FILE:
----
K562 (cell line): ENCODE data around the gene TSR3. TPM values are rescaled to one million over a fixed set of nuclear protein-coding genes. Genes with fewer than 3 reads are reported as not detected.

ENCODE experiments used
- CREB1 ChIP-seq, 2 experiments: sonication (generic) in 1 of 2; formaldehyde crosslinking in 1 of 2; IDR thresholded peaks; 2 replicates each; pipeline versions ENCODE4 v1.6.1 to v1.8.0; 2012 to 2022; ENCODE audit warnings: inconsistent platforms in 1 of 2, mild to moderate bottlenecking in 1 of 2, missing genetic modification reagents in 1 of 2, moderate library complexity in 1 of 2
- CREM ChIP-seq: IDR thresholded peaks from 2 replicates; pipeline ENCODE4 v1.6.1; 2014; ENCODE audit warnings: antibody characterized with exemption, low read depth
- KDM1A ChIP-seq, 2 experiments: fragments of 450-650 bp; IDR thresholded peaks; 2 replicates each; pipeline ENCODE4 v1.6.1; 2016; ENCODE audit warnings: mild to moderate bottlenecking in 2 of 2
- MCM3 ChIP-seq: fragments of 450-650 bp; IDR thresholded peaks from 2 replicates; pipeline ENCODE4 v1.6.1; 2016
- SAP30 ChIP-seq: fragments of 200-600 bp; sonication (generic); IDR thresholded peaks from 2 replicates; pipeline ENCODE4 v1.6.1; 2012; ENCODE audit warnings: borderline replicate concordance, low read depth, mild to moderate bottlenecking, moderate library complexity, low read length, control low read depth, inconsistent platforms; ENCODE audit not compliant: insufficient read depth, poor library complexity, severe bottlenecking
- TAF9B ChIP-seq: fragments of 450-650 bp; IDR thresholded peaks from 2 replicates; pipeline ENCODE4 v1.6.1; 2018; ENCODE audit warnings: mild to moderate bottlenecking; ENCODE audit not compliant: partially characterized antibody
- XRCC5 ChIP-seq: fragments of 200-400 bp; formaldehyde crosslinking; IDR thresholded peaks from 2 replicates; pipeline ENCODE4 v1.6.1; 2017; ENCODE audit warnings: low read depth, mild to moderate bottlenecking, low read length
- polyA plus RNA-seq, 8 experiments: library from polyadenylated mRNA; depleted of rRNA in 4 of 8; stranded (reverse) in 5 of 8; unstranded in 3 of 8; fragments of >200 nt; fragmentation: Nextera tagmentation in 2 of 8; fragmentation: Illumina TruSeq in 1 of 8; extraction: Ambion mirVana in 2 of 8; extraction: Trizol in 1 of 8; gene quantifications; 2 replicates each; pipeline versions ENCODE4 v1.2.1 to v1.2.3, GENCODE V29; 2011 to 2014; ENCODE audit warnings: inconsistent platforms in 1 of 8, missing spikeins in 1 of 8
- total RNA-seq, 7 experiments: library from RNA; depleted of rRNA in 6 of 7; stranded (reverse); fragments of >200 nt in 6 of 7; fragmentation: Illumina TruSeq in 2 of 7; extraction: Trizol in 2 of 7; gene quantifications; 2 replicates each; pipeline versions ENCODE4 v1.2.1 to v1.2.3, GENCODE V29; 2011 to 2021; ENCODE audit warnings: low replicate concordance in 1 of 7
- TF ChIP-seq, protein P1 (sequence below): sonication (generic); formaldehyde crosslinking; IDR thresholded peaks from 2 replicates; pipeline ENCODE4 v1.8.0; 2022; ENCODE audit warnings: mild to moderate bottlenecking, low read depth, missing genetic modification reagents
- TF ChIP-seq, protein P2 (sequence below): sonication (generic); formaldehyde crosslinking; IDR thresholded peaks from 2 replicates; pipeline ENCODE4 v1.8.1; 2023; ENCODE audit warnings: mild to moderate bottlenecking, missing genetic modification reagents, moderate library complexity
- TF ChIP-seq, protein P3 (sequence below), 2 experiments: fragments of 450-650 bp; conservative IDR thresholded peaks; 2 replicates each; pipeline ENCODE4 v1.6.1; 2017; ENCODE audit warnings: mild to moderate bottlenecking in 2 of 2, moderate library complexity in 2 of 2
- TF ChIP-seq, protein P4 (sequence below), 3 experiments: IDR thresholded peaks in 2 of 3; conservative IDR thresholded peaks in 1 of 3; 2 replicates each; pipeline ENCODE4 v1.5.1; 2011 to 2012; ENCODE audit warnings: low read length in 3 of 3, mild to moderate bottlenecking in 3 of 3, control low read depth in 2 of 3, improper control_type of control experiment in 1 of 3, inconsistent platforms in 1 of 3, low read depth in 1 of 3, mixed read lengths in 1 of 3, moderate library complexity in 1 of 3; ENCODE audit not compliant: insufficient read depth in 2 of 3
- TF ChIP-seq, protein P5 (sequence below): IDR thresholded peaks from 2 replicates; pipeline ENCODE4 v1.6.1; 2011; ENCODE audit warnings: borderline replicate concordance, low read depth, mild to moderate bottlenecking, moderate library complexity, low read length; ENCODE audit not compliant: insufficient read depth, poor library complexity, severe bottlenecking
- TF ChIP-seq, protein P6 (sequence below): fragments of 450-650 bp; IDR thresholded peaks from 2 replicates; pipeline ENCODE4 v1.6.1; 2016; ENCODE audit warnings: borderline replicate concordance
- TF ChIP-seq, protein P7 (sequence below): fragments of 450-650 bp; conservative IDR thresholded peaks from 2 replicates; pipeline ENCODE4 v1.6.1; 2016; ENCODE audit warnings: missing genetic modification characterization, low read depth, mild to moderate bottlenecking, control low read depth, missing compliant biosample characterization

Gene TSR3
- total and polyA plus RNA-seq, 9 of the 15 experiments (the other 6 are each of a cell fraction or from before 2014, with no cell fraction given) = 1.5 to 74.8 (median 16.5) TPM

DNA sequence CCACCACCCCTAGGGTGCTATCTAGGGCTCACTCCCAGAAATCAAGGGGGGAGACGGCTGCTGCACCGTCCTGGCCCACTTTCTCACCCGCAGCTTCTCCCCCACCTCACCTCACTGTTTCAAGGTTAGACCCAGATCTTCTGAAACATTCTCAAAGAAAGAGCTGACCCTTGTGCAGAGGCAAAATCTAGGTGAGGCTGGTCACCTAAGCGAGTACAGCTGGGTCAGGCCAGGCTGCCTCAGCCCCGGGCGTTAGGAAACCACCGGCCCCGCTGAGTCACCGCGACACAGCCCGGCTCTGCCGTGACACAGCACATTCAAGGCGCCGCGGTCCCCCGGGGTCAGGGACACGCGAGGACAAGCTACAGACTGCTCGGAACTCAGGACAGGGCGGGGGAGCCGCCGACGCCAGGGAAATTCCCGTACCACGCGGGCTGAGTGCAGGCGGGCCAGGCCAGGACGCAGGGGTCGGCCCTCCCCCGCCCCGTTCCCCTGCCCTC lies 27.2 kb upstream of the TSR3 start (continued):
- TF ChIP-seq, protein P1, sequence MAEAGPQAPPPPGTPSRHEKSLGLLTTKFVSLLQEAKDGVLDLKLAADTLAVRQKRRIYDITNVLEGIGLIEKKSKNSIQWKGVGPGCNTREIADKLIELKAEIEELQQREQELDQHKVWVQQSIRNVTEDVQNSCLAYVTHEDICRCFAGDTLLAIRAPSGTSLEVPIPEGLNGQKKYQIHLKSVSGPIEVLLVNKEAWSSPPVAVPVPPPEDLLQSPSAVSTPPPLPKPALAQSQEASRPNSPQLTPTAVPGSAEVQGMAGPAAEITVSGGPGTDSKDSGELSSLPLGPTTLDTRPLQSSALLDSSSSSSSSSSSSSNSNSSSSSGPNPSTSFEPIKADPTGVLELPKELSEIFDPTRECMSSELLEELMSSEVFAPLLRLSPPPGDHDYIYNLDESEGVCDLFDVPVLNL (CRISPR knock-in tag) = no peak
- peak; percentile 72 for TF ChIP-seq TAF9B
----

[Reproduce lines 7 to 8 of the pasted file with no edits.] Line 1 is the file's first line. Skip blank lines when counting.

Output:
- SAP30 ChIP-seq: fragments of 200-600 bp; sonication (generic); IDR thresholded peaks from 2 replicates; pipeline ENCODE4 v1.6.1; 2012; ENCODE audit warnings: borderline replicate concordance, low read depth, mild to moderate bottlenecking, moderate library complexity, low read length, control low read depth, inconsistent platforms; ENCODE audit not compliant: insufficient read depth, poor library complexity, severe bottlenecking
- TAF9B ChIP-seq: fragments of 450-650 bp; IDR thresholded peaks from 2 replicates; pipeline ENCODE4 v1.6.1; 2018; ENCODE audit warnings: mild to moderate bottlenecking; ENCODE audit not compliant: partially characterized antibody